by Wadsam | February 9, 2013 9:06 am
In 1967, Dr. William Podlich took a two-year leave of absence from teaching at Arizona State University and began a stint with UNESCO (United Nations Educational, Scientific and Cultural Organization) to teach in the Higher Teachers College in Kabul, Afghanistan, where he served as the “Expert on Principles of Education.” His wife Margaret and two daughters, Peg and Jan, came with him. Then teenagers, the Podlich sisters attended high school at the American International School of Kabul, which catered to the children of American and other foreigners living and working in the country.
Outside of higher education, Dr. Podlich was a prolific amateur photographer and he documented his family’s experience and daily life in Kabul, rendering frame after frame of a serene, idyllic Afghanistan. Only about a decade before the 1979 Soviet invasion, Dr. Podlich and his family experienced a thriving, modernizing country. These images, taken from 1967-68, show a stark contrast to the war torn scenes associated with Afghanistan today.
“When I look at my dad’s photos, I remember Afghanistan as a country with thousands of years of history and culture,” recalls Peg Podlich. “It has been a gut-wrenching experience to watch and hear about the profound suffering, which has occurred in Afghanistan during the battles of war for nearly 40 years. Fierce and proud yet fun loving people have been beaten down by terrible forces.”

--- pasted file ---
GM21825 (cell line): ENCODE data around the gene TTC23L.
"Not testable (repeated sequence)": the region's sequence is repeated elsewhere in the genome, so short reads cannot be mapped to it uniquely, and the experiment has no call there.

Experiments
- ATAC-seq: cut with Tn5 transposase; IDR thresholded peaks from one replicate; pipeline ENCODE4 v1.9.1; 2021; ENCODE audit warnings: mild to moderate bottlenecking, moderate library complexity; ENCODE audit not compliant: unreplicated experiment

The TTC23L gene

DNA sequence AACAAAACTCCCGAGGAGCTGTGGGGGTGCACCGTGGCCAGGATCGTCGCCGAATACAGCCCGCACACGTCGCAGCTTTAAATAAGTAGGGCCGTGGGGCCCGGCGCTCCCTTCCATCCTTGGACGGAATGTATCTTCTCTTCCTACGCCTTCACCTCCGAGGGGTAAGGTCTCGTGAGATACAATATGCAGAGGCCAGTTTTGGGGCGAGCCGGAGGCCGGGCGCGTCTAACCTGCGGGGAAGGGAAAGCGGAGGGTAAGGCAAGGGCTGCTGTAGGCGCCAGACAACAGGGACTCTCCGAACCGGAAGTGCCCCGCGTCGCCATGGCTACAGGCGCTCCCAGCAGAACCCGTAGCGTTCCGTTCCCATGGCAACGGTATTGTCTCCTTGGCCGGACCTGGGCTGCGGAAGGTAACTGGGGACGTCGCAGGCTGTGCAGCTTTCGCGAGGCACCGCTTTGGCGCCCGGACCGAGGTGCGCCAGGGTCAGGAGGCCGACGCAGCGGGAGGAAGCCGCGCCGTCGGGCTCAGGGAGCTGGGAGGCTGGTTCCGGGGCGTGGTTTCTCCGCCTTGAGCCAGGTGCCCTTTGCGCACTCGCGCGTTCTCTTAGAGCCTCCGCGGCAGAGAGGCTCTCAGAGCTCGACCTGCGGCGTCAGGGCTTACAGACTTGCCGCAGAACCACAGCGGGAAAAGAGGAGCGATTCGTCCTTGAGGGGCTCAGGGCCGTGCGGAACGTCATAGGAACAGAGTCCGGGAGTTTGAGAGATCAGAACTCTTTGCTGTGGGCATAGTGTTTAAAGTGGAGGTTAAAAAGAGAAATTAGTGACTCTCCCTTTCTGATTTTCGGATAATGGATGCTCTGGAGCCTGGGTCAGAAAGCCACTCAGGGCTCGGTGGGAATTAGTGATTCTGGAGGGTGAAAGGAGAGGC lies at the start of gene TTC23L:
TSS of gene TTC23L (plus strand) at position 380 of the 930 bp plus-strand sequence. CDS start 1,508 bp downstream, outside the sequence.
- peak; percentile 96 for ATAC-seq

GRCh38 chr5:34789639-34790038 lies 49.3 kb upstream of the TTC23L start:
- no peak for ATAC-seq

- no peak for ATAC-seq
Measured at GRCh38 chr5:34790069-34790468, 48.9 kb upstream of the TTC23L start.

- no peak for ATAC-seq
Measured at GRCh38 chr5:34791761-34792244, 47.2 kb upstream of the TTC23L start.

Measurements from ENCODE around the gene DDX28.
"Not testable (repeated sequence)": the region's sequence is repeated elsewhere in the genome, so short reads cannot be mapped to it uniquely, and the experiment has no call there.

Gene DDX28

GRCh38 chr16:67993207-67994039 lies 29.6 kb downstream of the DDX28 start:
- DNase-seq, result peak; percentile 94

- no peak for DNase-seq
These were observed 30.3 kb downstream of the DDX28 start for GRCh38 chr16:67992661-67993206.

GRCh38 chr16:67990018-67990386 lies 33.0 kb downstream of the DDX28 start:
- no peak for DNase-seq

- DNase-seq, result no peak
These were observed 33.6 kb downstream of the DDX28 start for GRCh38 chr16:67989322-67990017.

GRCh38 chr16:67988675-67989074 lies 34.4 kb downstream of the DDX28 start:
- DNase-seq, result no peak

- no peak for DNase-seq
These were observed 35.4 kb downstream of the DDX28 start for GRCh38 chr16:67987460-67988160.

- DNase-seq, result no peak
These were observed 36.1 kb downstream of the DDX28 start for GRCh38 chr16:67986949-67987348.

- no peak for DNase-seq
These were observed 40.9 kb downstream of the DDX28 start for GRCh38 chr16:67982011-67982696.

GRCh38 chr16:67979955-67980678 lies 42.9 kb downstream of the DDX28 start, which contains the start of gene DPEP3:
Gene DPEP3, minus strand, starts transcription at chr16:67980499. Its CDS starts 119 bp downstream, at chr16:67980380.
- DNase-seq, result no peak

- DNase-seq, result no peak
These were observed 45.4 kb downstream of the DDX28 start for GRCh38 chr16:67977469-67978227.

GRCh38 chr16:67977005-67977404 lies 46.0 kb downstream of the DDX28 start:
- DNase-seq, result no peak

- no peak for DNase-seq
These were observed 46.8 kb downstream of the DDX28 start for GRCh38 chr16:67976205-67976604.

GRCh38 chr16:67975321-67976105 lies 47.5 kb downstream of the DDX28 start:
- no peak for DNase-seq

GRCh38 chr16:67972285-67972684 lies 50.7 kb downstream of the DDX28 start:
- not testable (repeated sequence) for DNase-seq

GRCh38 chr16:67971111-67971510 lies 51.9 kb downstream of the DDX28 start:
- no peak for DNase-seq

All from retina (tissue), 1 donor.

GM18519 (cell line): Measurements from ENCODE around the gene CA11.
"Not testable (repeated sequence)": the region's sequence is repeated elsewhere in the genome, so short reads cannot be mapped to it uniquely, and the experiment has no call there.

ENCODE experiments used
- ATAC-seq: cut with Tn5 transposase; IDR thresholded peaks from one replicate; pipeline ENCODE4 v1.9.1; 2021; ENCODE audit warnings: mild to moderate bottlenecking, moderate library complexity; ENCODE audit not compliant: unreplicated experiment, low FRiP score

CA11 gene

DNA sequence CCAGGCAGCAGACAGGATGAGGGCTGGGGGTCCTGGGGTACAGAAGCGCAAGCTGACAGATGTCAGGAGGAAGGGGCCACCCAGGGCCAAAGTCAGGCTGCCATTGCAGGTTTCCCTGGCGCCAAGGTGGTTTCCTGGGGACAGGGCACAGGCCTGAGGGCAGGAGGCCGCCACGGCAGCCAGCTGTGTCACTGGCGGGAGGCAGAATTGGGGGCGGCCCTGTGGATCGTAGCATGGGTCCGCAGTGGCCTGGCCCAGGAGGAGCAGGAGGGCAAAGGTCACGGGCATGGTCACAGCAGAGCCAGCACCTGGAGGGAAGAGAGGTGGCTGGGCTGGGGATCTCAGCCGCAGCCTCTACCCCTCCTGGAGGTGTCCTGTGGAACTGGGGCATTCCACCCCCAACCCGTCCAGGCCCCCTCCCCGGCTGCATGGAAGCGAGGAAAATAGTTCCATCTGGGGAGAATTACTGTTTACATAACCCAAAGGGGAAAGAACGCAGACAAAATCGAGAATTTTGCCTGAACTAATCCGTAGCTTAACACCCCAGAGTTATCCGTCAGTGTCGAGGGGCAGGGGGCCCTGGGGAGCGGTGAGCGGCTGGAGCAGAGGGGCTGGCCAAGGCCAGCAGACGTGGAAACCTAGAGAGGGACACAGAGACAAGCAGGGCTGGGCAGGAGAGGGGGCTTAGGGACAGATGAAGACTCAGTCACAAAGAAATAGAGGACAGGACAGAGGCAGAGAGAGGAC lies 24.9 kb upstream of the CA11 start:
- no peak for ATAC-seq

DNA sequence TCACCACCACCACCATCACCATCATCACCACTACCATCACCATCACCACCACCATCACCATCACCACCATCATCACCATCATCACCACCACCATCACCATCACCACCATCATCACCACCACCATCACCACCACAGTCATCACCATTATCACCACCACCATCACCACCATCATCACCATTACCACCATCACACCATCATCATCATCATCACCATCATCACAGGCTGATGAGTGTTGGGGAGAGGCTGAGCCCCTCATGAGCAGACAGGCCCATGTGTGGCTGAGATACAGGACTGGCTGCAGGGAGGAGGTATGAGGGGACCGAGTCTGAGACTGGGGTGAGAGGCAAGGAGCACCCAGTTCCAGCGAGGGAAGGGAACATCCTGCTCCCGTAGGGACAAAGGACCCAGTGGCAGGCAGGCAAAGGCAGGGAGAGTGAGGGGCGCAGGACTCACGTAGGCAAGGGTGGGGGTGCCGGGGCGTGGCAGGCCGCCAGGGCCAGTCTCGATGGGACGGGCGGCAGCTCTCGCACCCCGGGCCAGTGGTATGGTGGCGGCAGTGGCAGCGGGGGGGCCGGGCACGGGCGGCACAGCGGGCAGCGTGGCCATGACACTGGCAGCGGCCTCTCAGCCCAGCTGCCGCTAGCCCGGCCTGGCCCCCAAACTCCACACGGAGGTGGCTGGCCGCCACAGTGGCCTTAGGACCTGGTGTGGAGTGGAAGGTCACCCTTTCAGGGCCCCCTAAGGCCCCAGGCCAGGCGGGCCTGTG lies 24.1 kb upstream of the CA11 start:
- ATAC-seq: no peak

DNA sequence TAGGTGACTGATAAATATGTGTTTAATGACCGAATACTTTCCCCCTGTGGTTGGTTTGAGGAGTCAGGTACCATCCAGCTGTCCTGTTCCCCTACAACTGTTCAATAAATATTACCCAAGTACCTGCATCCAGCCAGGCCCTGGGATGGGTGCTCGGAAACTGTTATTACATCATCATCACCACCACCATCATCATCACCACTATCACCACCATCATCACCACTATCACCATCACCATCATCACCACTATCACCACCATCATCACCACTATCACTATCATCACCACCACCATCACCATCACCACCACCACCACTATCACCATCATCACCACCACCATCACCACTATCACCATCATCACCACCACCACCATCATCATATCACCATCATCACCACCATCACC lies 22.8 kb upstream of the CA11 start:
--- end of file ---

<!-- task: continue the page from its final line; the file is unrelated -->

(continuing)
More of Dr. Podlich’s images are available on a website maintained by Peg’s husband Clayton Esterson. “I have taken on the role as family archivist and when Bill Podlich gave us his extensive slide collection, I immediately recognized the historical significance of the pictures.” says Esterson. “Many Afghans have written comments [on the website] showing their appreciation for the photographs that show what their country was like before 33 years of war. This makes the effort to digitize and restore these photographs worthwhile.”
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